Alice's Adventures in Wonderland

By Lewis Carroll, John Tenniel (illustrator),

Book cover of Alice's Adventures in Wonderland

Why this book?

Lewis Carroll’s masterpiece is probably my favorite book in the whole world, and served as the model for my novel. The story takes you on an absurdist roller-coaster ride that is utterly unpredictable, a series of preposterous vignettes that are both silly and profound, meandering in a seemingly random fashion, yet managing to form a complete and satisfying whole. Alice forever changed the course of children’s literature. But the book is not just for kids. As The Annotated Alice makes clear, beneath all the nonsense and whimsy, we find mathematical concepts, clever wordplay, political satire, and a lesson on how to stay sane in a mad world.

Alice's Adventures in Wonderland

By Lewis Carroll, John Tenniel (illustrator),

Why should I read it?

1 author picked Alice's Adventures in Wonderland as one of their favorite books, and they share why you should read it.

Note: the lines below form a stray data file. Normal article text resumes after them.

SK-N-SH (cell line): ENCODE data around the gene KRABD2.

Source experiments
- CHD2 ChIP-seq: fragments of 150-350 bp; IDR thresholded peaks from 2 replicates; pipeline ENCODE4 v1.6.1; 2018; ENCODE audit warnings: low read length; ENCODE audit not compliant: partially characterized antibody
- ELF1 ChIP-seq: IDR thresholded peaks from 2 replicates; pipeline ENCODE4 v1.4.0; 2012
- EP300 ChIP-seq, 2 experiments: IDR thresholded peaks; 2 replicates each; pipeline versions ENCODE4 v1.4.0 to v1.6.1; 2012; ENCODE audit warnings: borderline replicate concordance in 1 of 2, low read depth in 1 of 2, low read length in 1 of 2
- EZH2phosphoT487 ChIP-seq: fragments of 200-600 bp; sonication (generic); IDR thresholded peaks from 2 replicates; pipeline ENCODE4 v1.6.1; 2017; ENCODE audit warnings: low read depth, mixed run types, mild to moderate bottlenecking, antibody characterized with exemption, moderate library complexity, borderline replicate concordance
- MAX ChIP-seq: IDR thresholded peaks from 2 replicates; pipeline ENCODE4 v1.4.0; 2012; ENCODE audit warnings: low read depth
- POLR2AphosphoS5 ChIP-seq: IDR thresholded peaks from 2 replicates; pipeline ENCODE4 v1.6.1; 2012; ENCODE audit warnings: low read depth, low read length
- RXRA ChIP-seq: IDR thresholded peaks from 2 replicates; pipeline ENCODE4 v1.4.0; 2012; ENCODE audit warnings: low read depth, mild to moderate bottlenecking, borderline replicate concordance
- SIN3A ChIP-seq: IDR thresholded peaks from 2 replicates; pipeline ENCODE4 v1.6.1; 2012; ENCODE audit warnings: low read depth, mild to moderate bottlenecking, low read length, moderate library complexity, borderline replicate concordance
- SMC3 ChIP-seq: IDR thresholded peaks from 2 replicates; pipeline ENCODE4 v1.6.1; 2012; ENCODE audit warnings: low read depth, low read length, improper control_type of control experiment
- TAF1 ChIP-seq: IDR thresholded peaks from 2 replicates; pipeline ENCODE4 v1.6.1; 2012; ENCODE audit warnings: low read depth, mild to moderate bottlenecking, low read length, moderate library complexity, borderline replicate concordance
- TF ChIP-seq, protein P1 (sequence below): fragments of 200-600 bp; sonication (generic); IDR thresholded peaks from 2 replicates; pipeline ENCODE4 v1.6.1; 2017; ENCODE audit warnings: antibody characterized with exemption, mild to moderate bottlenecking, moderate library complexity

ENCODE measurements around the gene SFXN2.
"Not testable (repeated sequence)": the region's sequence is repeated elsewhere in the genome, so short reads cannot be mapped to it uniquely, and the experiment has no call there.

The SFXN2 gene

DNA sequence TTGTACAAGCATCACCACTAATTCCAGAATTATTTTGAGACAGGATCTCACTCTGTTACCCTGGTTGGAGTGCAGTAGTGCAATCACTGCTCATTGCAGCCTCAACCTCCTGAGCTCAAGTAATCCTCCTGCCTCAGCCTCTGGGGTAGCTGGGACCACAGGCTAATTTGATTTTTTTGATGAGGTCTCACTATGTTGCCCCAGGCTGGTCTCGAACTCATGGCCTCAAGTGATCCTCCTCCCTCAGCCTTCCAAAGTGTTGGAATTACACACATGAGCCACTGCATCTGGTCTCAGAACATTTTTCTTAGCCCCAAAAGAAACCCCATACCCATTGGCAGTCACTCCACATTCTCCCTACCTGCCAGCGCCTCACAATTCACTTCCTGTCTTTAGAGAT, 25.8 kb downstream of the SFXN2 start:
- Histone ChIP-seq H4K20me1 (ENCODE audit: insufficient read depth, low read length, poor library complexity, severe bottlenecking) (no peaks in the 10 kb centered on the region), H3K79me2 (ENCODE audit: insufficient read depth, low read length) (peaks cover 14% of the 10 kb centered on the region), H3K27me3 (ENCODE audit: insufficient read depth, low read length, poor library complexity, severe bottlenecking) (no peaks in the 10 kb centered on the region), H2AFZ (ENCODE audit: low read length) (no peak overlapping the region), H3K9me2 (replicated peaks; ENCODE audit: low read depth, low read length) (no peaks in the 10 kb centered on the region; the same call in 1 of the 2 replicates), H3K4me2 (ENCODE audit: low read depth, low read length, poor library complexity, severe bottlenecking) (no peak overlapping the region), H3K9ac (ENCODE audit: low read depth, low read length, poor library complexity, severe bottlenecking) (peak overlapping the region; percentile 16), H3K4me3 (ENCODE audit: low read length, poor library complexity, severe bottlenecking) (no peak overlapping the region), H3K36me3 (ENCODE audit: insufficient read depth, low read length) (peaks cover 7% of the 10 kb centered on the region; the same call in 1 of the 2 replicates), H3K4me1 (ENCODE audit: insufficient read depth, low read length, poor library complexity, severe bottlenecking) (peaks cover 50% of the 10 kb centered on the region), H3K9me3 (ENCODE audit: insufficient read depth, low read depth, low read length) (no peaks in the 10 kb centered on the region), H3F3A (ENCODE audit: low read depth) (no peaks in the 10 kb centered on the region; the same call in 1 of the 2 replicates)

What is this book about?

Pook Press presents Lewis Carroll's world-famous novel "Alice's Adventures in Wonderland" with original illustrations by John Tenniel. This classic story, first published in 1865, relays the tale of a girl named Alice who falls down a rabbit hole into a fantasy world. As the adventure unfolds, Alice explores many magical places and meets the most curious characters. The book was a huge commercial success on its initial publication and continues to delight readers today. Alice's journey is illustrated with gorgeous black and white drawings from John Tenniel. His Alice illustrations are instantly recognisable and are the most famous of this…